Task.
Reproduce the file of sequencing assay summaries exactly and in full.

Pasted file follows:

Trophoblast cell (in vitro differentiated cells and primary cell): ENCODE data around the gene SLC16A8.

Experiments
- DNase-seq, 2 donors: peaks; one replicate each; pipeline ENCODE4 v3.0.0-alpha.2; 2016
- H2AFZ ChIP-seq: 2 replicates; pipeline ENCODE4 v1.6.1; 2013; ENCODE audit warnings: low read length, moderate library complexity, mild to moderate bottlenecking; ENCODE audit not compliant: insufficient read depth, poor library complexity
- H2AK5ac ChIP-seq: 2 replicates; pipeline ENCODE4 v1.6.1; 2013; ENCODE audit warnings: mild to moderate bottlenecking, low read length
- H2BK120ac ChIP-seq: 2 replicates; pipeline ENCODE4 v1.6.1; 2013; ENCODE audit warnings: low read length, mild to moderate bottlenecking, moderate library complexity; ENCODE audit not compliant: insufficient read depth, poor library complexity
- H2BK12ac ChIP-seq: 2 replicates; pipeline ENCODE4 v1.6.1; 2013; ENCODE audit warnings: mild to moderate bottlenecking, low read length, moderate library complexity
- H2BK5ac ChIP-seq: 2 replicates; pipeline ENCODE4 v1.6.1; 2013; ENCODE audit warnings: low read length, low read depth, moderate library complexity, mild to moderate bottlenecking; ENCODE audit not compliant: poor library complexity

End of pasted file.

Trophoblast cell (in vitro differentiated cells and primary cell): ENCODE data around the gene SLC16A8.

Experiments
- DNase-seq, 2 donors: peaks; one replicate each; pipeline ENCODE4 v3.0.0-alpha.2; 2016
- H2AFZ ChIP-seq: 2 replicates; pipeline ENCODE4 v1.6.1; 2013; ENCODE audit warnings: low read length, moderate library complexity, mild to moderate bottlenecking; ENCODE audit not compliant: insufficient read depth, poor library complexity
- H2AK5ac ChIP-seq: 2 replicates; pipeline ENCODE4 v1.6.1; 2013; ENCODE audit warnings: mild to moderate bottlenecking, low read length
- H2BK120ac ChIP-seq: 2 replicates; pipeline ENCODE4 v1.6.1; 2013; ENCODE audit warnings: low read length, mild to moderate bottlenecking, moderate library complexity; ENCODE audit not compliant: insufficient read depth, poor library complexity
- H2BK12ac ChIP-seq: 2 replicates; pipeline ENCODE4 v1.6.1; 2013; ENCODE audit warnings: mild to moderate bottlenecking, low read length, moderate library complexity
- H2BK5ac ChIP-seq: 2 replicates; pipeline ENCODE4 v1.6.1; 2013; ENCODE audit warnings: low read length, low read depth, moderate library complexity, mild to moderate bottlenecking; ENCODE audit not compliant: poor library complexity